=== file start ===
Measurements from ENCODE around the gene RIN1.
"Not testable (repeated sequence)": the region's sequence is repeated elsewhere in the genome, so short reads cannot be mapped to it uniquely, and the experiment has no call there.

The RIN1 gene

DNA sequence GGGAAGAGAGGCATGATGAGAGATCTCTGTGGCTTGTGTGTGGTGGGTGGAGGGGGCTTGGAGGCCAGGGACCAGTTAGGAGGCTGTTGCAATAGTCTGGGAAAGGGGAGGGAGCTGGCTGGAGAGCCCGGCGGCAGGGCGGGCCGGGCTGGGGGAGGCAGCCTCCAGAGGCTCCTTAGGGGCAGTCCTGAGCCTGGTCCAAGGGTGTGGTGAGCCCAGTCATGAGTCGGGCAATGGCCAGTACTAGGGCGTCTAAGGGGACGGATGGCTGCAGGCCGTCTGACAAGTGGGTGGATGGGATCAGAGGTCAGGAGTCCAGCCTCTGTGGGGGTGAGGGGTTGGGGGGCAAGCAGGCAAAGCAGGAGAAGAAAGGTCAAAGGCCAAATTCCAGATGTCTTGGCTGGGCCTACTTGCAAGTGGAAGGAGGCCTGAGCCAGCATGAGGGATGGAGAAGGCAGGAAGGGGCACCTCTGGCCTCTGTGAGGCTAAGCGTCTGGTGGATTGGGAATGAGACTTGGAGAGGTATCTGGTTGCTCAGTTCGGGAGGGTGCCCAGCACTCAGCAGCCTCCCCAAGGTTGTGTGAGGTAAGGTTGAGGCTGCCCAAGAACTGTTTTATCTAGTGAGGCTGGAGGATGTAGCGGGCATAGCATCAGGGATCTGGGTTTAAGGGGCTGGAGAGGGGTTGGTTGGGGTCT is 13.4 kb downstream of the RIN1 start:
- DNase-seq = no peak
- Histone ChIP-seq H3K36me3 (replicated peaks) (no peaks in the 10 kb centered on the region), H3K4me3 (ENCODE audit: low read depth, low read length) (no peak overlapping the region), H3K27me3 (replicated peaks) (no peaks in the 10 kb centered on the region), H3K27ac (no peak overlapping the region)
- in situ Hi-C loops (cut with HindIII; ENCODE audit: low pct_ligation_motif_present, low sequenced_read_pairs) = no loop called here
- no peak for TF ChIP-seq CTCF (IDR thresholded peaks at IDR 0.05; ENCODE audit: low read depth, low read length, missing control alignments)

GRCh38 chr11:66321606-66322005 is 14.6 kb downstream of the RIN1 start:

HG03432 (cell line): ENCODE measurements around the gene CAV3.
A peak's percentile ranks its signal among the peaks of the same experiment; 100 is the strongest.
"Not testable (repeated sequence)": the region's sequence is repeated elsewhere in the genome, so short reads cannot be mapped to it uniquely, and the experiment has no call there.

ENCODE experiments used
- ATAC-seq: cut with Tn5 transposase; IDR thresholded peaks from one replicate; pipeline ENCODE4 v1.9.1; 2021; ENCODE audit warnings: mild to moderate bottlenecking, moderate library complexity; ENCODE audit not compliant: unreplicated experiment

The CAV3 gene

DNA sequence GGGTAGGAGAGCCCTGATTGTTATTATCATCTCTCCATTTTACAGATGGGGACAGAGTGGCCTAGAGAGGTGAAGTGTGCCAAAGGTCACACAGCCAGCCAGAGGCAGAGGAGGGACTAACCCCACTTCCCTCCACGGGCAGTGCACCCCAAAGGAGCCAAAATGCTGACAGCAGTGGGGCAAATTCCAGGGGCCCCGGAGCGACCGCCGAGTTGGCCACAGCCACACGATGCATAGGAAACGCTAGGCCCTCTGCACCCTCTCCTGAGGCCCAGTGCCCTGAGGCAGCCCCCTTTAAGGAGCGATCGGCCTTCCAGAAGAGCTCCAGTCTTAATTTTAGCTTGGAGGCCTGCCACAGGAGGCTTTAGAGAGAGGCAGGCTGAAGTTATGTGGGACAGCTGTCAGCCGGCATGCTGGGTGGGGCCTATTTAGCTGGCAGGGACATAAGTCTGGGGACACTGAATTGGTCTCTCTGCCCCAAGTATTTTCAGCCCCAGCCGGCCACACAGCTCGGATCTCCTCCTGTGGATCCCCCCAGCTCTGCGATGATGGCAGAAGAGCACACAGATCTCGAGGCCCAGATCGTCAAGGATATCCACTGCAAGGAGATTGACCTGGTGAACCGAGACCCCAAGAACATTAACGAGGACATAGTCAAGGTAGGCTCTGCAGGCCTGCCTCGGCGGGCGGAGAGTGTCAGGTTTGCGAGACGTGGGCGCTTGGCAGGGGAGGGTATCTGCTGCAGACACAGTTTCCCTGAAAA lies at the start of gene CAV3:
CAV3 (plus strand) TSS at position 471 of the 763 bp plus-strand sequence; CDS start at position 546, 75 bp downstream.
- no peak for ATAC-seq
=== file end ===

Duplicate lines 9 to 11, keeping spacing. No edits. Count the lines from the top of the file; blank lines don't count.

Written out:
GRCh38 chr11:66321606-66322005 is 14.6 kb downstream of the RIN1 start:

HG03432 (cell line): ENCODE measurements around the gene CAV3.
A peak's percentile ranks its signal among the peaks of the same experiment; 100 is the strongest.